Priorities in life

Connection as a mirror

My husband said to me this morning that he noticed I was checking my phone in the middle of the night and he wondered if that was really a healthy thing to be doing. I brushed it off. I wasn’t really checking it, it’s just that there was a notification and as I happened to be awake anyway, I quickly glanced at it to see what it was. This was the truth. But then he went on to say that he’d noticed I seemed to be pretty ‘connected’ a lot of the time and even our son had made a comment about mum and 'her phone'. A frown and furrowed brow from me. Hmmmm. I think you could be right, I said.


Although I felt a great deal of resistance to what he was saying, I knew that probably part of the reason I was resisting was because there was truth in it. The way I’d seen it was that my connection with people was important, I mean I have a blog about connection, of course it’s important! Especially when much of that connection centred around ‘important stuff’, and things I care a lot about, like my blog, my kids’ school and my role in the P&F, for example. But the truth is that I just like that stuff. I care about what I put out there and how I communicate with people about the things I care about. It’s my way of being connected to the things that matter to me, and this is a good thing … as long as it’s not to the exclusion of the other things I care about … like family.


My husband knows I like this stuff and I know I have his unwavering support - he’s my cheer squad, but he’s also my mirror. When he cared enough to point out something he could see I was probably missing, he was holding up the reflection of something I class as the most important thing, family and my role as a mother, and questioning whether I was renegotiating its priority without even knowing it. It’s easy to do with things we like, things we love and which we consider important. Time flies when you’re doing them, they creep into time meant for other things and they’re easy to justify, all without even knowing you’re doing it. Without even knowing you’re changing your priorities by your actions.


Balance and flow is important in life so we can somehow juggle our roles and responsibilities and manage our priorities. Part of achieving that flow means connecting with those special people in our lives who can hold the mirror up to the things we can’t see from our internal perspective. I can’t see a bit of parsley or a chia seed stuck in my tooth without a mirror, but the person I’m talking to probably can and they can, and hopefully do, kindly point out that it’s there despite the fact that I couldn’t detect it myself. It might be an uncomfortable moment and I bet I’d wish the stray bit didn’t lodge in the first place, but this resistance doesn’t change the fact that it’s there and now that I know about it, I have the opportunity to do something about it. So what am I going to do? Say it’s not a problem and leave it there???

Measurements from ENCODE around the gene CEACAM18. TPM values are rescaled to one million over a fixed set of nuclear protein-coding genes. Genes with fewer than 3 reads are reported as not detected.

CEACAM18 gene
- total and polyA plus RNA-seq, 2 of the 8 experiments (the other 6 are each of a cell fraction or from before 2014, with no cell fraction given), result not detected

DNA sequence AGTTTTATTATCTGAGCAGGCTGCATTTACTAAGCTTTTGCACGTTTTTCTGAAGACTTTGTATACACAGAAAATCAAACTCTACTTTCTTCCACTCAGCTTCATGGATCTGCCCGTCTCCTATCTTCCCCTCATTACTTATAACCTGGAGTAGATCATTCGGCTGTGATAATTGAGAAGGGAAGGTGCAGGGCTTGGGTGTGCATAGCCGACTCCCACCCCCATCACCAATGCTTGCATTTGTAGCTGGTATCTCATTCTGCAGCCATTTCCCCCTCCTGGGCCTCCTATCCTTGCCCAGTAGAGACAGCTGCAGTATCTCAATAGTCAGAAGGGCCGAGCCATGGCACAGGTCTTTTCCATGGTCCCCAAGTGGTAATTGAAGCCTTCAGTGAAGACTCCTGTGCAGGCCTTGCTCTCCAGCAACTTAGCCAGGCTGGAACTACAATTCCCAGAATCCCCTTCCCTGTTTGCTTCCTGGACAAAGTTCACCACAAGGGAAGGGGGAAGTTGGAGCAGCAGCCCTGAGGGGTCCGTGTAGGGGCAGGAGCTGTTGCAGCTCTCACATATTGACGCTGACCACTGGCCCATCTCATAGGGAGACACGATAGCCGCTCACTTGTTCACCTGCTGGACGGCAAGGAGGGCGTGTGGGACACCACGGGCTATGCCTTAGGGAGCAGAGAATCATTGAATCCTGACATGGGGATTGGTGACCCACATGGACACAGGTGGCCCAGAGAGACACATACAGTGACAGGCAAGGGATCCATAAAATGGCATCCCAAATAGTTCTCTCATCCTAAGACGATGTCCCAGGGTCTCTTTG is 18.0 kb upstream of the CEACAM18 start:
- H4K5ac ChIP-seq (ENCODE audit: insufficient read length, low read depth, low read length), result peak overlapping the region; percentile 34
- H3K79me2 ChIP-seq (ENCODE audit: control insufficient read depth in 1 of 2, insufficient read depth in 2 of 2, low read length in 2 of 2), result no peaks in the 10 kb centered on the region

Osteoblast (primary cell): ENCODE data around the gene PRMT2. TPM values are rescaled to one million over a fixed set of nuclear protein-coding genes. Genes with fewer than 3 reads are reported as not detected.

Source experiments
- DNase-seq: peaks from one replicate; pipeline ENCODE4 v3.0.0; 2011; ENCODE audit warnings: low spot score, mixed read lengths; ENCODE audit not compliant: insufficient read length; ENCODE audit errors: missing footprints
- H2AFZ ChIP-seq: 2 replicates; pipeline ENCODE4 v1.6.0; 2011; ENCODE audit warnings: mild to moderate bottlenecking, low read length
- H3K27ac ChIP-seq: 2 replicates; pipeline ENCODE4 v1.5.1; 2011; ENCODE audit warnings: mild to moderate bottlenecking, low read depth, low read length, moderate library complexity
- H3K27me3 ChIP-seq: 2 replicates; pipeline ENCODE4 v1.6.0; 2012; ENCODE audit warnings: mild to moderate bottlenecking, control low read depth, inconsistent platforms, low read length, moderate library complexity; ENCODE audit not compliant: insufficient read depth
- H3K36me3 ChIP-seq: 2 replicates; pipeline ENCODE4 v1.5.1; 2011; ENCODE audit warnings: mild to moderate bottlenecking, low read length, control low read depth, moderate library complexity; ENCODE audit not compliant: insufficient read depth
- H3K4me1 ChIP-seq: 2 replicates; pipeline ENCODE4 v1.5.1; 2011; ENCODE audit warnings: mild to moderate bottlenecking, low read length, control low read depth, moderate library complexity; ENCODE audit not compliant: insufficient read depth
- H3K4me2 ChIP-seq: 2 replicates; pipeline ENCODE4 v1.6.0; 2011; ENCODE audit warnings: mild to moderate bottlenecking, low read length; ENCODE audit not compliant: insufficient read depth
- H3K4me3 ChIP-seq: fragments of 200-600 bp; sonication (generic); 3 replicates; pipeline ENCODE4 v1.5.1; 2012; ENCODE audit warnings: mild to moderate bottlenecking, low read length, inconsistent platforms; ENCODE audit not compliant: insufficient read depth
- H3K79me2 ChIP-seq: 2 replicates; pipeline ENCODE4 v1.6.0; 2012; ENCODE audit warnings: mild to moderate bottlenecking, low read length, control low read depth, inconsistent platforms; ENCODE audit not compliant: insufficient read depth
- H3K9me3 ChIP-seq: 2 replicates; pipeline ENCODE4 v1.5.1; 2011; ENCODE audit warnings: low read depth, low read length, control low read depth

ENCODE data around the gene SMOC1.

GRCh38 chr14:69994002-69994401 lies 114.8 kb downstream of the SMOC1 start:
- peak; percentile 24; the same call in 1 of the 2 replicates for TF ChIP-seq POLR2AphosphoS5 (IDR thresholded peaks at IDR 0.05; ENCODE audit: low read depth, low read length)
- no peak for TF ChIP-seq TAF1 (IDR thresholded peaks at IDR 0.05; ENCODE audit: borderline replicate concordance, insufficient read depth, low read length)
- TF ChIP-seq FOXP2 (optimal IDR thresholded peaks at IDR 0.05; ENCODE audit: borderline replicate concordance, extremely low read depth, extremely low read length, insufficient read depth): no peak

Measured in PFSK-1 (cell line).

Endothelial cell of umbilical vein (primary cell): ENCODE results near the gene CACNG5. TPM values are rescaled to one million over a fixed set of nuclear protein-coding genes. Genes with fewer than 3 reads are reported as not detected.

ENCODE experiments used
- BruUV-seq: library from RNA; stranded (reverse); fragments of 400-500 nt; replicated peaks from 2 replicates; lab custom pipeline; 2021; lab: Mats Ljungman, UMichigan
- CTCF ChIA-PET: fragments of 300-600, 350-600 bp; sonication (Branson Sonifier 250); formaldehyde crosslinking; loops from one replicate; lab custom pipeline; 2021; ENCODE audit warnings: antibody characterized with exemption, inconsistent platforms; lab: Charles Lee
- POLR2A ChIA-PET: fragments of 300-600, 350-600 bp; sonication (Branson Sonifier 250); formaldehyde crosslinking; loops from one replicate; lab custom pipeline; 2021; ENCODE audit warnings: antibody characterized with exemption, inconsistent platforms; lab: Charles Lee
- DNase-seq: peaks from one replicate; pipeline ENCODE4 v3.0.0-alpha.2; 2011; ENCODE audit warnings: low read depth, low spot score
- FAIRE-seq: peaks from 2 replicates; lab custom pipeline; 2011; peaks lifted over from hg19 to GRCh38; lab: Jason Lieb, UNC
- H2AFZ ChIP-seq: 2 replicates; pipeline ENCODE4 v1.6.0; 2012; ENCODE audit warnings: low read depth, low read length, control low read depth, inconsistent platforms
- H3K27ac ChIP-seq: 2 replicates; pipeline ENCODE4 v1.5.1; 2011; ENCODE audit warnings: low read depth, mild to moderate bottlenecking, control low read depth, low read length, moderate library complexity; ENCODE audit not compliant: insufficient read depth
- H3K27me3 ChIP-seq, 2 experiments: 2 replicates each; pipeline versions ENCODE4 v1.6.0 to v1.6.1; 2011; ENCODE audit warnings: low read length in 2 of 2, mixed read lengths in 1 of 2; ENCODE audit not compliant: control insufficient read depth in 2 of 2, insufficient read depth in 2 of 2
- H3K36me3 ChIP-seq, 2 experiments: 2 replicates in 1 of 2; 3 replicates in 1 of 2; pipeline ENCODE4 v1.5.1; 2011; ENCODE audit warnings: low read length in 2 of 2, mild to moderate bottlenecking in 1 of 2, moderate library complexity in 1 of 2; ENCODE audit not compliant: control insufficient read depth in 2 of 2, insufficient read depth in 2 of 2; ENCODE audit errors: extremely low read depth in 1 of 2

It takes courage to hear and see what our mirrors are showing us sometimes and that’s usually because the mirror reflects something that’s different to the way we see ourselves. When my husband held that mirror up to me this morning, I felt a great deal of resistance because I pride myself on putting my family first - they’re the most important thing in the whole world to me. But what that mirror was showing me was that even though that priority is what I say and certainly what I believe, my actions could be telling a slightly different story. Ouch. And at the end of the day, it is our actions, what we do, that defines us.


I’m not proud to say that I needed this to be pointed out to me, but I’m willing to admit it and also glad to say I overcame that initial resistance and found the courage to look into that mirror truthfully. I’m glad I did because what I saw was a truth resistance could have blinded me to. I love writing and I love the groups I’m involved in and my roles in my communities - they bring me great joy and stimulation. I love to be involved and I love doing a job well. But my priority is my family and just because my interests feel good and are important, they’ll never top what matters most. Thankfully I was shown a mirror this morning that perhaps suggested a slightly different picture, or at least the potential to develop into a very different picture. The point is, I couldn’t see it myself, but someone close to me could and now I see more than if I was looking with my eyes only.